Gophers offense falters late in loss

Michigan State closed the game on a 14-3 run to erase a six-point Gophers lead.

Gophers' guard Austin Hollins scores a layup during a game against Michigan State on Wednesday at William Arena.

Gophers’ guard Austin Hollins scores a layup during a game against Michigan State on Wednesday at William Arena.

Charlie Armitz


For most of the second half against conference leader Michigan State, the Gophers played disciplined, made shots and controlled the pace.

When it counted, however, Minnesota faltered in a way that has become too familiar to its fan base this season — poor execution.

The Gophers committed four turnovers and four fouls during a late 14-3 Spartans run that sealed Michigan State’s 66-61 win Wednesday at Williams Arena.

“I was really disappointed that we didn’t take care of the ball better,” head coach Tubby Smith said, “especially coming off of the Northwestern loss, where we had 21 turnovers.”

Minnesota (5-10 Big Ten) had 15 turnovers Wednesday, 12 of which came in the second half.

As the game progressed, the Gophers’ offense became less and less fluid while the Spartans’ aggression mounted.

In the last five minutes, Minnesota’s offense ran into a brick wall.

On several key late possessions, it ran the shot clock down to the final seconds before turning the ball over or throwing up a desperation shot.

Michigan State (12-3 Big Ten) bailed out the Gophers on three such occasions earlier in the half, fouling a jump shooter to put Minnesota at the free-throw line, where it made 14 of 15 shots.

“I feel very fortunate to win,” Spartans head coach Tom Izzo said, “and yet I’m proud that we found a way to win a game that we didn’t deserve to.”

Minnesota led 58-52 with 3:25 to play after Julian Welch hit a short jump shot. But the Gophers committed turnovers on three consecutive possessions thereafter, while the Spartans scored four times in a row to take a 60-58 lead.

Austin Hollins, who led Minnesota with 17 points, air-balled a 3-point attempt with 19.9 seconds left, which essentially sealed his team’s fate.

Hollins said he might have taken the shot “a little too quick” after the Gophers had called timeout with 28 seconds left, trailing by two points.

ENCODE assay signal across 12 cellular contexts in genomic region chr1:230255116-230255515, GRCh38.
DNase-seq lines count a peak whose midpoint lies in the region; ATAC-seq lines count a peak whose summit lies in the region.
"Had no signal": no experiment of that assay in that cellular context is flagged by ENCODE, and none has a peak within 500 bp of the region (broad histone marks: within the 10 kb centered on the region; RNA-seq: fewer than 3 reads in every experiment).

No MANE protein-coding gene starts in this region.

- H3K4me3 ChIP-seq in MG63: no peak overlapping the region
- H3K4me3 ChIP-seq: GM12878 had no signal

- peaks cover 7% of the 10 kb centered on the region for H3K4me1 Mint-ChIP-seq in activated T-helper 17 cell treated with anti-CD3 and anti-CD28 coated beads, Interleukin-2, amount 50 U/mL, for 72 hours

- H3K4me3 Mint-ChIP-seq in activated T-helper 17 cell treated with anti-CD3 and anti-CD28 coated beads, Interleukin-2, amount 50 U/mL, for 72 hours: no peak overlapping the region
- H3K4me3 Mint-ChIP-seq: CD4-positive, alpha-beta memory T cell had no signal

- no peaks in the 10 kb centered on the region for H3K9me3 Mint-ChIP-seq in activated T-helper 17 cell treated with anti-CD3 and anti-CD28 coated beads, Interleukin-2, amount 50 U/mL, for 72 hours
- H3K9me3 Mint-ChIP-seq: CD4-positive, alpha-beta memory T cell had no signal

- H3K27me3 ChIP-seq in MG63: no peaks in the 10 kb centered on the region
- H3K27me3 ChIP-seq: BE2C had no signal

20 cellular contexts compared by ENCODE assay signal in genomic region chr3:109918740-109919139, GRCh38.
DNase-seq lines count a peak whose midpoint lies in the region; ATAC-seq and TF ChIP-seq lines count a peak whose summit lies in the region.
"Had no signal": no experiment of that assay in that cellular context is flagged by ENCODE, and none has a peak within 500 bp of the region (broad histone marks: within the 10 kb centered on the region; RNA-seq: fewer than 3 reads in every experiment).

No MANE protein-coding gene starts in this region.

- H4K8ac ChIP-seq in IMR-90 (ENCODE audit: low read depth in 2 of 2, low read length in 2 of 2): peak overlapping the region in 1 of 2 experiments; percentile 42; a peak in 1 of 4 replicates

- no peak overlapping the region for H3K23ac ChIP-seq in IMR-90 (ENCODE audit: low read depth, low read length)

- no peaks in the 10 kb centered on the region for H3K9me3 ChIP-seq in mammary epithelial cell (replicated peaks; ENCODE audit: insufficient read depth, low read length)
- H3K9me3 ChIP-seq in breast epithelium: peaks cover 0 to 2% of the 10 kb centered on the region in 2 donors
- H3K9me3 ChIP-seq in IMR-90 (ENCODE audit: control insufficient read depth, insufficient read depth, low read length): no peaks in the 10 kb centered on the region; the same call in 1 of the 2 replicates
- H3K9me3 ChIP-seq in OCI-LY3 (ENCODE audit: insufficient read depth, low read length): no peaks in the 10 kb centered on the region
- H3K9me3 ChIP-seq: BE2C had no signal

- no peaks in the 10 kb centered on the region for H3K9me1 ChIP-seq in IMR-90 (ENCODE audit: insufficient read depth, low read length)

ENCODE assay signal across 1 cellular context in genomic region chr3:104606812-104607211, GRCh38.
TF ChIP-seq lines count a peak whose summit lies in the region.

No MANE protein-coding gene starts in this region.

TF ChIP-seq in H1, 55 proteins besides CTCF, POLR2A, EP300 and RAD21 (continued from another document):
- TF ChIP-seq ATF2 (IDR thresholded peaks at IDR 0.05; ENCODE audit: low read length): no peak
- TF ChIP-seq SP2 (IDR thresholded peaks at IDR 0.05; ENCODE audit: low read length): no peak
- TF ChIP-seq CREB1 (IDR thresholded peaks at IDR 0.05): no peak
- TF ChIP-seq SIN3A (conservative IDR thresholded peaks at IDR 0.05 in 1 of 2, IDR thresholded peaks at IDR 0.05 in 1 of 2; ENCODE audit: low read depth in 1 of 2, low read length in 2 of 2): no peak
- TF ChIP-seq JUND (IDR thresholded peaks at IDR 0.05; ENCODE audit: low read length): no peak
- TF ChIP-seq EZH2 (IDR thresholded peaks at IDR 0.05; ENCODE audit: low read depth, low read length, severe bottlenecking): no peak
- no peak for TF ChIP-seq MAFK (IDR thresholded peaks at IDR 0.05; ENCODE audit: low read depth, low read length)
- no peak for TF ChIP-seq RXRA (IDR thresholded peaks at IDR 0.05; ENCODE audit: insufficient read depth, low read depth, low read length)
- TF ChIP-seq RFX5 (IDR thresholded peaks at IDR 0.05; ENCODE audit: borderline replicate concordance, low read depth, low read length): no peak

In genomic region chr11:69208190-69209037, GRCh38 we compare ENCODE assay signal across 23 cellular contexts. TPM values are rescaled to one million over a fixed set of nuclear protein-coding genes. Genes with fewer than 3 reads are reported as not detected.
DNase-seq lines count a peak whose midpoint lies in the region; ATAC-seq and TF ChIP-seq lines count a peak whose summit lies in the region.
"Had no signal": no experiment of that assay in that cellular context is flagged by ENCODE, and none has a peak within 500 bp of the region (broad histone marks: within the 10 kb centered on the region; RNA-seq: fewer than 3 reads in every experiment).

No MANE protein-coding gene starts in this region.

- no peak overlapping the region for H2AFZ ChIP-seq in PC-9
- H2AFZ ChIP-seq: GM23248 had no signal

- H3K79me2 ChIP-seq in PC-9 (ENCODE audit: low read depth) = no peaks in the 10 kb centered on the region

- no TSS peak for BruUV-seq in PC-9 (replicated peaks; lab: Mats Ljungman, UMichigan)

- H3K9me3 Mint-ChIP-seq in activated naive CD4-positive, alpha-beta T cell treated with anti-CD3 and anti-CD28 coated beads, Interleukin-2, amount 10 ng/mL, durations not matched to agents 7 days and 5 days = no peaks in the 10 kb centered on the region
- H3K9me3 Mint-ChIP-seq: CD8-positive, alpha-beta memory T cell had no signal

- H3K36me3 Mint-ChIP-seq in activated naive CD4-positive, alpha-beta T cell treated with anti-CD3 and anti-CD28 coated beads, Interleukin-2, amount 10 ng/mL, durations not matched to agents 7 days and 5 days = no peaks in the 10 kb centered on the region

Hollins and Minnesota’s other four starters excelled throughout the game, helping the Gophers jump ahead by nine points midway through the second half. But they looked clueless in halfcourt sets late.

Senior forward Ralph Sampson III was especially effective early, demanding the ball on offense while holding his own on defense against Michigan State’s tough front line.

But Sampson was held scoreless in the last 16:59 and finished with eight points and six rebounds.

“We got a little jittery at the end,” Sampson said. “Things got a little bit out of control for us.”

Sampson said the circumstance of playing the nation’s No. 6 team contributed to the Gophers’ poor play — a statement Smith corroborated.

“Our guys were just nervous. It looked like they just panicked,” Smith said. “And [Michigan State] turned up the pressure a bit because they were behind.”

The Spartans battled through poor shooting — outside the arc and in the paint — undisciplined play and what Izzo called a poor effort from his squad.

Yet they committed just five turnovers — a feat that Izzo said “probably won us the game” and looked as composed as ever when closing out the Gophers.

Draymond Green struggled to score in the paint all game long despite making four 3-pointers early. But his lone bucket from close range was huge — it tied the game at 58-58 with 1:42 to play, completing a comeback that seemed improbable given the flow of the game.

Green led the Spartans with 17 points.

Meanwhile, Minnesota’s lack of a go-to scorer was exposed down the stretch.

“We’ve got to have guys in the game that we can go to,” Smith said, “and we can’t seem to find that person.”